And, the same rule applies to your shoes!
What Shoes Should I Wear On The Road To Hana?
You should wear comfortable walking shoes on the Road to Hana — preferably ones that are waterproof and/or washable.
The best shoes for Road to Hana excursions are outdoorsy Teva sandals, Chaco sandals or the like. Tennis shoes are definitely acceptable, but know that they might get pretty muddy.
These Tevas are my all-time favorite outdoorsy sandals. I wore them on the entire Road to Hana, including the Pipiwai Trail, and they were perfect. My family was even jealous because I could wash them in a nearby stream immediately after the hike!
Hiking shoes are a perfect alternative to hiking sandals, too. Although you don’t need hiking shoes for any of the popular Road to Hana stops, hiking shoes would be better than tennis shoes because you probably won’t mind if they get muddy.
I love my Timberland hiking boots because they have great ankle support but aren’t as chunky as other brands.
Sweatshirt Or Lightweight Jacket
Furthermore, you should definitely pack a sweatshirt or jacket for the Road to Hana if you plan to drive up to the Haleakala volcano. You will be driving above the clouds where the temperature is freezing and the wind is merciless.
I personally recommend visiting Haleakala on an entirely separate day than the Road to Hana due to time if you can. But, if you are on a time-crunch, the crater is definitely a must-see.
Likewise, if you will be visiting Haleakala on the same day as the rest of the Road to Hana, it wouldn’t be a bad idea to bring this L.L. Bean insect-repellent sweatshirt with.
That way, you can stay both warm on the volcano and bug-free on your hikes. (Yes, the sweatshirt actually works! My husband and I swear by it.)
Have I mentioned the mud? And the rain?
If there are is forecasted rain over the Road to Hana, you will probably want some basic rain gear in addition to your mudproof outfit.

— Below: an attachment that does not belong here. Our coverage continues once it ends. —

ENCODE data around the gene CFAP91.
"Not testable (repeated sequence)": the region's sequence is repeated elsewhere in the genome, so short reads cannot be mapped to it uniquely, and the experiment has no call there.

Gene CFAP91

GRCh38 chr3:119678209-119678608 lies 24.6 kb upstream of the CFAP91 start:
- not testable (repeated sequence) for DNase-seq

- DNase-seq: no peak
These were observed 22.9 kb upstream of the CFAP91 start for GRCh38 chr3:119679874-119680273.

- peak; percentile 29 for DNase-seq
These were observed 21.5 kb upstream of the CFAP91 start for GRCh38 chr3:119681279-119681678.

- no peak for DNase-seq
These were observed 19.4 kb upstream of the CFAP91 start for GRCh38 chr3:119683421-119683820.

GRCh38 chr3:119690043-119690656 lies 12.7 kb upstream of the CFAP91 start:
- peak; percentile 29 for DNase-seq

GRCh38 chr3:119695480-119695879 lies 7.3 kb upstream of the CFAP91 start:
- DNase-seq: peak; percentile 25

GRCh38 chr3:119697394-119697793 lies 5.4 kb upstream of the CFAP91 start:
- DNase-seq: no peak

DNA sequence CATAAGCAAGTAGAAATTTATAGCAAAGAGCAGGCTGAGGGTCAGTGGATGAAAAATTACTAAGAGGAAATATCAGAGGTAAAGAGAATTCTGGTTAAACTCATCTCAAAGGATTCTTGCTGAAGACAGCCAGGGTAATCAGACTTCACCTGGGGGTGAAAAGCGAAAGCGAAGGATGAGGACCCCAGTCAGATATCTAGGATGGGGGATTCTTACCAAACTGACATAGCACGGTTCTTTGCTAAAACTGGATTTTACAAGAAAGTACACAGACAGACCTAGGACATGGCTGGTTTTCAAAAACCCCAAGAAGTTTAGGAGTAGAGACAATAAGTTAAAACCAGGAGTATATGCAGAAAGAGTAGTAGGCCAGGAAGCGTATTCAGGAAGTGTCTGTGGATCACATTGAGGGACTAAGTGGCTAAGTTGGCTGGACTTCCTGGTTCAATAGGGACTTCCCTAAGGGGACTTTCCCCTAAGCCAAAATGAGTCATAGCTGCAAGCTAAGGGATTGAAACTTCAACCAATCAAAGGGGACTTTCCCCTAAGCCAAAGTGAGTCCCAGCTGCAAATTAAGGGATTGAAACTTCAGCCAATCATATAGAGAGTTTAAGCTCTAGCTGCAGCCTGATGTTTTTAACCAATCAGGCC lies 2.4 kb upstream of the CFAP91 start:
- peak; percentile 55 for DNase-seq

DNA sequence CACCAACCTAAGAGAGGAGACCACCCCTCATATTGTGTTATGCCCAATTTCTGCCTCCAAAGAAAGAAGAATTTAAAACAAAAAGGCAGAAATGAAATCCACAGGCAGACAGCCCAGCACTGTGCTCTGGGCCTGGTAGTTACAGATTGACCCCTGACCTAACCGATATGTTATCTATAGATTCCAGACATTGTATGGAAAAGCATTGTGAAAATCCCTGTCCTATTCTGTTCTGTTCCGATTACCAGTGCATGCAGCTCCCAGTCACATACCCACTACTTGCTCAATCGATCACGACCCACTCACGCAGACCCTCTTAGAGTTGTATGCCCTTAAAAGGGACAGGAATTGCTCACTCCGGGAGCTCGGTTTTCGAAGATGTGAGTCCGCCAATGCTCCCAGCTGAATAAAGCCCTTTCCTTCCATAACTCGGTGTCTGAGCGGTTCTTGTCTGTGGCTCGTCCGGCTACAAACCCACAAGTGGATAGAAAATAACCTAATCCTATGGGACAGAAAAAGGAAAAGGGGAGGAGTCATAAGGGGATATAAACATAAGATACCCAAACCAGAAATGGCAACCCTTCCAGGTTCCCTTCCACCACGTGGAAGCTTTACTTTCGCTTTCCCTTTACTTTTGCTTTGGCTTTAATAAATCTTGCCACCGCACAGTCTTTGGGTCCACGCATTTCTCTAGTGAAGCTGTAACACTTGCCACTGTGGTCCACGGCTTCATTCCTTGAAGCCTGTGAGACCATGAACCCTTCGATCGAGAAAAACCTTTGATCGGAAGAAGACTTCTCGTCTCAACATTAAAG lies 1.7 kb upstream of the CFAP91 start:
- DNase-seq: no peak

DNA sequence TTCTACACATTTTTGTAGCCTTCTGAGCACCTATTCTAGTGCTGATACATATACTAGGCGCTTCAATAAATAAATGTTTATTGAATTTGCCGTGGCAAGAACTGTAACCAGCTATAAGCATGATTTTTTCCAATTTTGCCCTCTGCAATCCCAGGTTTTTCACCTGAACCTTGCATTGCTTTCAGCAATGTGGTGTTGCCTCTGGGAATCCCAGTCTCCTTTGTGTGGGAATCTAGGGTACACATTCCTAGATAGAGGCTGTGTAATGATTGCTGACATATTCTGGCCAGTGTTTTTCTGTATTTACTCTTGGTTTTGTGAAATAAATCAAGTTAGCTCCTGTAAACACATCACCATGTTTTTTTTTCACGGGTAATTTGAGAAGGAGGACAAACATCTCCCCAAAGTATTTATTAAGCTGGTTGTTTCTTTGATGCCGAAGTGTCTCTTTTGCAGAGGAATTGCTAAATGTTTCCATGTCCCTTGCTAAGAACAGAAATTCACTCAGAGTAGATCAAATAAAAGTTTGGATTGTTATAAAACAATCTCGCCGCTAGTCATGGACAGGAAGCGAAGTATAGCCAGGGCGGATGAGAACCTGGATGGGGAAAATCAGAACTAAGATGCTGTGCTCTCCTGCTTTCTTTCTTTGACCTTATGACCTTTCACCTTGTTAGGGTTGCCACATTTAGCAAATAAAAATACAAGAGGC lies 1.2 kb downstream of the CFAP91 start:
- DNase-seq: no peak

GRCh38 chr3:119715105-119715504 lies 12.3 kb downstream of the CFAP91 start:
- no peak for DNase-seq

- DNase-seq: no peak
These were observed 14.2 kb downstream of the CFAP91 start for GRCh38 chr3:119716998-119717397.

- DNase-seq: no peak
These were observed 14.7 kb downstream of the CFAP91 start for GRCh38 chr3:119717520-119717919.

Swimsuit To Wear Under Your Road To Hana Outfit
Lastly, if you don’t pack a swimsuit for the Road to Hana, you will be missing out.
The best stops on the Road to Hana involve swimming on the black sand beach of Wai’anapanapa State Park and in the plethora of waterfall-fed pools.
However, unfortunately, there are not many great places to change into your swimsuit on the Road to Hana. So, you’re better off wearing your swimsuit underneath your clothes.
What To Pack For Road To Hana
Besides your foolproof Road to Hana outfit, you’ll also need a few extra items for your mini road trip.
Here’s what to pack for the Road to Hana:
- Beach towels.
- Packed lunches, dinners and snacks.
- Migrastil migraine stick to naturally cure car sickness (essential).
- Bug spray
- Camera gear.
- Waterproof makeup.
- Sunhat or baseball cap.
- Extra sunscreen (second reminder)!
(All of my favorite Road to Hana essentials are linked in the above list.)
Now that you have compiled the best Road to Hana outfit possible and packed your other essentials, it’s time to hit the road. Have so much fun and tell me all about it when you return!